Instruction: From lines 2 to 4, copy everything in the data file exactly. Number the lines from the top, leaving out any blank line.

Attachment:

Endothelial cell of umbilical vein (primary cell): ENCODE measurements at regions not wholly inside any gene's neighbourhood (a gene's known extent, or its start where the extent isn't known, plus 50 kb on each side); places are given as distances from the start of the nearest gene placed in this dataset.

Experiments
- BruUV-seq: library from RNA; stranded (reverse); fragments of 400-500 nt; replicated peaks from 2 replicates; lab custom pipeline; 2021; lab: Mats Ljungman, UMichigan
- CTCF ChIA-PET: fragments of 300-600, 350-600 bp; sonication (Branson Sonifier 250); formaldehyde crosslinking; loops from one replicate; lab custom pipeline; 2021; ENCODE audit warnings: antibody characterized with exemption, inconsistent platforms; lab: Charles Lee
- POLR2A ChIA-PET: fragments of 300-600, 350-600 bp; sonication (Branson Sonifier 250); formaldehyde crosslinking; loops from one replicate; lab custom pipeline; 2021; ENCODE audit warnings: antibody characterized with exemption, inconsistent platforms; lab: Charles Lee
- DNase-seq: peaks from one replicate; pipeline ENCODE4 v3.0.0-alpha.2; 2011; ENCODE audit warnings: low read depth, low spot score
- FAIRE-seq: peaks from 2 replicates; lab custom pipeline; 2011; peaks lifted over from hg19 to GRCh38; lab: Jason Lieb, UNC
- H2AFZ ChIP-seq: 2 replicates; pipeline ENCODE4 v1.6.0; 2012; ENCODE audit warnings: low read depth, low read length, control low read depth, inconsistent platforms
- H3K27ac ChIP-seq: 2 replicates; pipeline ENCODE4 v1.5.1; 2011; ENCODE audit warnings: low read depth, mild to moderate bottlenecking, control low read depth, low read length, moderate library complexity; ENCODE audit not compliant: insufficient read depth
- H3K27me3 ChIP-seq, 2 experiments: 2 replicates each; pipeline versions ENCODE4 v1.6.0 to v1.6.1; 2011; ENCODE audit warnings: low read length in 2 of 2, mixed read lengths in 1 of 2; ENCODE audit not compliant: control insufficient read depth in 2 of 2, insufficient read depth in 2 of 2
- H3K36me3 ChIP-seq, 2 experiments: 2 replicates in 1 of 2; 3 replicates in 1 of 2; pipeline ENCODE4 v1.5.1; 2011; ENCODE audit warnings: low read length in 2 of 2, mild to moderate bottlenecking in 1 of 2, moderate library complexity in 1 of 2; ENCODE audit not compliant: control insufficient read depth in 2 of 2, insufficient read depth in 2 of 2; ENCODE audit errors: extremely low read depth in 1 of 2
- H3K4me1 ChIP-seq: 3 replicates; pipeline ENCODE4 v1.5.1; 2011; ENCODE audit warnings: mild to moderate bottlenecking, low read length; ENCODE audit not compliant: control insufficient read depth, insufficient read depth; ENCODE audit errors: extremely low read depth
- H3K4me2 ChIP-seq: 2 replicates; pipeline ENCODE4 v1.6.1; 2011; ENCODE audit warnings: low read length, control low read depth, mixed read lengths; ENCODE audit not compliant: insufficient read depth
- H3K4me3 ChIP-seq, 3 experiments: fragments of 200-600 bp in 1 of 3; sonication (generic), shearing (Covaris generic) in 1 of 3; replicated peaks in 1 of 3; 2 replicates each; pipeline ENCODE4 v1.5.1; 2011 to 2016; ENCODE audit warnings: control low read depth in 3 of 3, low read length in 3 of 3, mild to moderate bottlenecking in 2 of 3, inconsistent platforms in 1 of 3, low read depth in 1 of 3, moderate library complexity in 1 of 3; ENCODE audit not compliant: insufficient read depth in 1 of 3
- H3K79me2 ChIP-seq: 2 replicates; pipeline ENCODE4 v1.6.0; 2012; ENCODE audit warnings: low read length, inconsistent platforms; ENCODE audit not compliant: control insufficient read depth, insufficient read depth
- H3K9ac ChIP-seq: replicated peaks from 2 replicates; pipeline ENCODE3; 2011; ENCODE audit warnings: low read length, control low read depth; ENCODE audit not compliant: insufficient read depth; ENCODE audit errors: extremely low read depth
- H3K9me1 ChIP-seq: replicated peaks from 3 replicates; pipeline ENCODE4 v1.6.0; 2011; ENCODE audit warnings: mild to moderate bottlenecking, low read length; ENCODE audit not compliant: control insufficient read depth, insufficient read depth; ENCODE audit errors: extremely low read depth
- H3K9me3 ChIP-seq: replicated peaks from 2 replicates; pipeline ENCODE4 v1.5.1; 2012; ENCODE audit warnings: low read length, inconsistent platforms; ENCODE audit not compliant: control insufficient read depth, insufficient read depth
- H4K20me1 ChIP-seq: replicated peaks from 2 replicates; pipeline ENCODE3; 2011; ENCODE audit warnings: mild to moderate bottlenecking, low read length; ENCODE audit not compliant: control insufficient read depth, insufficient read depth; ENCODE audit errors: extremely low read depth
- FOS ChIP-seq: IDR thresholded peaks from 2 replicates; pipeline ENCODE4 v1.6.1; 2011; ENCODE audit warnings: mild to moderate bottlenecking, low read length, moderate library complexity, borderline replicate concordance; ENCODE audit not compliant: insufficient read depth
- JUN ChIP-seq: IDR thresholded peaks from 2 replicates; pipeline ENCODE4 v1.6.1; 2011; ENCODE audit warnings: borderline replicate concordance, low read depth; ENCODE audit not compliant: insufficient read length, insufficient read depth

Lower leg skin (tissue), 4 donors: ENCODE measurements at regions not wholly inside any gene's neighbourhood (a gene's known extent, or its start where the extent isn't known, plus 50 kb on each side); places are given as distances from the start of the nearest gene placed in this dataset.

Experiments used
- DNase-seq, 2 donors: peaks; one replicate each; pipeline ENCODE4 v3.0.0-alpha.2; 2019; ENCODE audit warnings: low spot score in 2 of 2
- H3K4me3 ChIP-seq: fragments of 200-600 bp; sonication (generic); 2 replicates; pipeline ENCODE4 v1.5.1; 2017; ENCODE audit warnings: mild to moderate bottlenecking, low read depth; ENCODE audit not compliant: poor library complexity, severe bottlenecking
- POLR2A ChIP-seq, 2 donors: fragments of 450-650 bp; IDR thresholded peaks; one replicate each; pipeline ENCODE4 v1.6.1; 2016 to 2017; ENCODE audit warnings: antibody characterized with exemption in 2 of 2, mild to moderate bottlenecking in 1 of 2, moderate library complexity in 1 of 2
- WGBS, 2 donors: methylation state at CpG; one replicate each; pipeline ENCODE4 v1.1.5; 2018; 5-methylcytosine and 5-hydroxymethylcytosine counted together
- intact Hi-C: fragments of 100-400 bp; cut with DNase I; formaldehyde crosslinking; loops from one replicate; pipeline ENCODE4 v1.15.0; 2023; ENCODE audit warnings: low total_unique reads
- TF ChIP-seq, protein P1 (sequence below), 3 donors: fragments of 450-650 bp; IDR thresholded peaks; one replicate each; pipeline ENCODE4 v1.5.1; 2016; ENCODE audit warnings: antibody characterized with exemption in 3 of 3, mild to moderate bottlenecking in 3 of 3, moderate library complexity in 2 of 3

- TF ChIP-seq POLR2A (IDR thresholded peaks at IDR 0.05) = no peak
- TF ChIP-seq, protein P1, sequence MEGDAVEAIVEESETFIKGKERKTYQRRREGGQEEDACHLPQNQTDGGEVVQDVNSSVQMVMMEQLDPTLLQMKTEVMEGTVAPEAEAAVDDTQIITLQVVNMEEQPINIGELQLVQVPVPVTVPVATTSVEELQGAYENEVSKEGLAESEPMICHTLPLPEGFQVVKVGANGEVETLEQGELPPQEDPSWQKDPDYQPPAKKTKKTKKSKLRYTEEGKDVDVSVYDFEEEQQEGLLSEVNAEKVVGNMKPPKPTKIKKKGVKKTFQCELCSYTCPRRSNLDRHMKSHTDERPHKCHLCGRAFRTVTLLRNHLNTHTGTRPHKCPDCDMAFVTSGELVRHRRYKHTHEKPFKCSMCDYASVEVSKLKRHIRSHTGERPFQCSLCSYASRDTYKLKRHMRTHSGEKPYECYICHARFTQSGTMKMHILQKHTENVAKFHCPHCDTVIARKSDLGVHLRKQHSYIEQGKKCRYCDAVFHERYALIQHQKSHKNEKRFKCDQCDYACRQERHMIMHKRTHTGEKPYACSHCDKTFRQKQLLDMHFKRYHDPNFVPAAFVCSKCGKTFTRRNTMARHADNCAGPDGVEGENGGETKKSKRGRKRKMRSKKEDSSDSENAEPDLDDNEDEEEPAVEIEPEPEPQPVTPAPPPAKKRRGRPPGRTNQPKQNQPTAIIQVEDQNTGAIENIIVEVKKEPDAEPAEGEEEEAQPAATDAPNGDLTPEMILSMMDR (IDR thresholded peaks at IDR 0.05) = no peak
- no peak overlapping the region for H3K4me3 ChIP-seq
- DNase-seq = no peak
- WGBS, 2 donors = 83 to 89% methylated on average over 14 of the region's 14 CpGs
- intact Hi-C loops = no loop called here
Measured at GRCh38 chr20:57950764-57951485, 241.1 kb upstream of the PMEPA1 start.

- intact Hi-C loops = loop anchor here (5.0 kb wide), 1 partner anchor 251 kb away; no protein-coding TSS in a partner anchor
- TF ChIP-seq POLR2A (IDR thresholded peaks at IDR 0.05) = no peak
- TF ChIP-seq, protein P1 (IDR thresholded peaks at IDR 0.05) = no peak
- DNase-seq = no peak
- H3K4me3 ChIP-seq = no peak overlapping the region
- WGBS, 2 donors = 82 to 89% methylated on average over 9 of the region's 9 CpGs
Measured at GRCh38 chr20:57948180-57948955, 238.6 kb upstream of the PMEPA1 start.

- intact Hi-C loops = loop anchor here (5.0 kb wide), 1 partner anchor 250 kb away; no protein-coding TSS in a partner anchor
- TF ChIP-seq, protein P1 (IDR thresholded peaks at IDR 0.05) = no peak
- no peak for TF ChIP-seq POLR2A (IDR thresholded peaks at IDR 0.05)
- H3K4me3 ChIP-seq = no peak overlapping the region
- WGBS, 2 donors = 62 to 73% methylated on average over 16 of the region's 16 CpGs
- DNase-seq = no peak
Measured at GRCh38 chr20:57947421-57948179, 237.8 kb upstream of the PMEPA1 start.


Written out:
Experiments
- BruUV-seq: library from RNA; stranded (reverse); fragments of 400-500 nt; replicated peaks from 2 replicates; lab custom pipeline; 2021; lab: Mats Ljungman, UMichigan
- CTCF ChIA-PET: fragments of 300-600, 350-600 bp; sonication (Branson Sonifier 250); formaldehyde crosslinking; loops from one replicate; lab custom pipeline; 2021; ENCODE audit warnings: antibody characterized with exemption, inconsistent platforms; lab: Charles Lee